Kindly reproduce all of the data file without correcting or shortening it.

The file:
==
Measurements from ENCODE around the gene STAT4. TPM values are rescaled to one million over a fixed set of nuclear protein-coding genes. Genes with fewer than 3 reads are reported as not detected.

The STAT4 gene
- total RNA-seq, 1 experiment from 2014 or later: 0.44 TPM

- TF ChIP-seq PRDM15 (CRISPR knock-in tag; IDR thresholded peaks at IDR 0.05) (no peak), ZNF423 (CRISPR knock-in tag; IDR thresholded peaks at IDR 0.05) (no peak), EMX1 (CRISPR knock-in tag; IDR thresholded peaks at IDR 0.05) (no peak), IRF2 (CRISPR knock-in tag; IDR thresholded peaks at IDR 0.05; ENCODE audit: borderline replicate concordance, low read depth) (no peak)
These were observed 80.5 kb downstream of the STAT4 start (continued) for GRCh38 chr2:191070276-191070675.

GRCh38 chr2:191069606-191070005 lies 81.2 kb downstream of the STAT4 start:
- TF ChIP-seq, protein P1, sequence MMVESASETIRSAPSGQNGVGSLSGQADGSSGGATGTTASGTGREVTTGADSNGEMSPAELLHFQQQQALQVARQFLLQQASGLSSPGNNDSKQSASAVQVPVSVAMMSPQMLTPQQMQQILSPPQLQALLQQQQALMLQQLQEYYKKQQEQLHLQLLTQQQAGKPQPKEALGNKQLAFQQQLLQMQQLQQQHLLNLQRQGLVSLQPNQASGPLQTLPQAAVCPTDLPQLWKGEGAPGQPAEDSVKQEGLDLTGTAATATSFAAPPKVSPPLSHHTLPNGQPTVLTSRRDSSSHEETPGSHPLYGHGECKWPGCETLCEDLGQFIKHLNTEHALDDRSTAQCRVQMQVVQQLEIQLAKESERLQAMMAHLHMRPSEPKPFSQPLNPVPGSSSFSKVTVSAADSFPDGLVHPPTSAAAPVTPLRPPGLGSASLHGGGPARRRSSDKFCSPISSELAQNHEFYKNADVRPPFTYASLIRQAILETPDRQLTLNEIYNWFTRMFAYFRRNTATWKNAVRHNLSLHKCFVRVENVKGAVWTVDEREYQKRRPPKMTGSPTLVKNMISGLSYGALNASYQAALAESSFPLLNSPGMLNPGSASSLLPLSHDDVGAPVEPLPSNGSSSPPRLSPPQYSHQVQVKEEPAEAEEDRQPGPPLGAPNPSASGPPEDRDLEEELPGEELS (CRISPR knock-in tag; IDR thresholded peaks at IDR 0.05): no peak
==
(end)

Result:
Measurements from ENCODE around the gene STAT4. TPM values are rescaled to one million over a fixed set of nuclear protein-coding genes. Genes with fewer than 3 reads are reported as not detected.

The STAT4 gene
- total RNA-seq, 1 experiment from 2014 or later: 0.44 TPM

- TF ChIP-seq PRDM15 (CRISPR knock-in tag; IDR thresholded peaks at IDR 0.05) (no peak), ZNF423 (CRISPR knock-in tag; IDR thresholded peaks at IDR 0.05) (no peak), EMX1 (CRISPR knock-in tag; IDR thresholded peaks at IDR 0.05) (no peak), IRF2 (CRISPR knock-in tag; IDR thresholded peaks at IDR 0.05; ENCODE audit: borderline replicate concordance, low read depth) (no peak)
These were observed 80.5 kb downstream of the STAT4 start (continued) for GRCh38 chr2:191070276-191070675.

GRCh38 chr2:191069606-191070005 lies 81.2 kb downstream of the STAT4 start:
- TF ChIP-seq, protein P1, sequence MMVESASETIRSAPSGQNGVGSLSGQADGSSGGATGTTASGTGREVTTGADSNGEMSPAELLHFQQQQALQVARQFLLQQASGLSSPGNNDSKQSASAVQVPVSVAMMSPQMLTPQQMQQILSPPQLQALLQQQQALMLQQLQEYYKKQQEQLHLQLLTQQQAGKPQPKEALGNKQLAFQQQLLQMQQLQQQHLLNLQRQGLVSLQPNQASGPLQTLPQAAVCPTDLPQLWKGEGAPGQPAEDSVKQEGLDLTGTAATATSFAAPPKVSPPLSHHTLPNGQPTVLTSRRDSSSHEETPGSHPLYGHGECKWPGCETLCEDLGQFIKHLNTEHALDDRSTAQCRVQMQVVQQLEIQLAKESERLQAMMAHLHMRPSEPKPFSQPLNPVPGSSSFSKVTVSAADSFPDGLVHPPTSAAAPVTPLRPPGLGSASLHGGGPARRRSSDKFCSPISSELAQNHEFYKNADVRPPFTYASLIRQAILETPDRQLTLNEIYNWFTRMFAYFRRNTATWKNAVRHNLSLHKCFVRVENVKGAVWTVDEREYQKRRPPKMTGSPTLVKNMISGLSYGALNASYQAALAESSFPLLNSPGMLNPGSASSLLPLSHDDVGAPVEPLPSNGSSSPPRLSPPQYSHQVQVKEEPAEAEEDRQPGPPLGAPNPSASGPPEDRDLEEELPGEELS (CRISPR knock-in tag; IDR thresholded peaks at IDR 0.05): no peak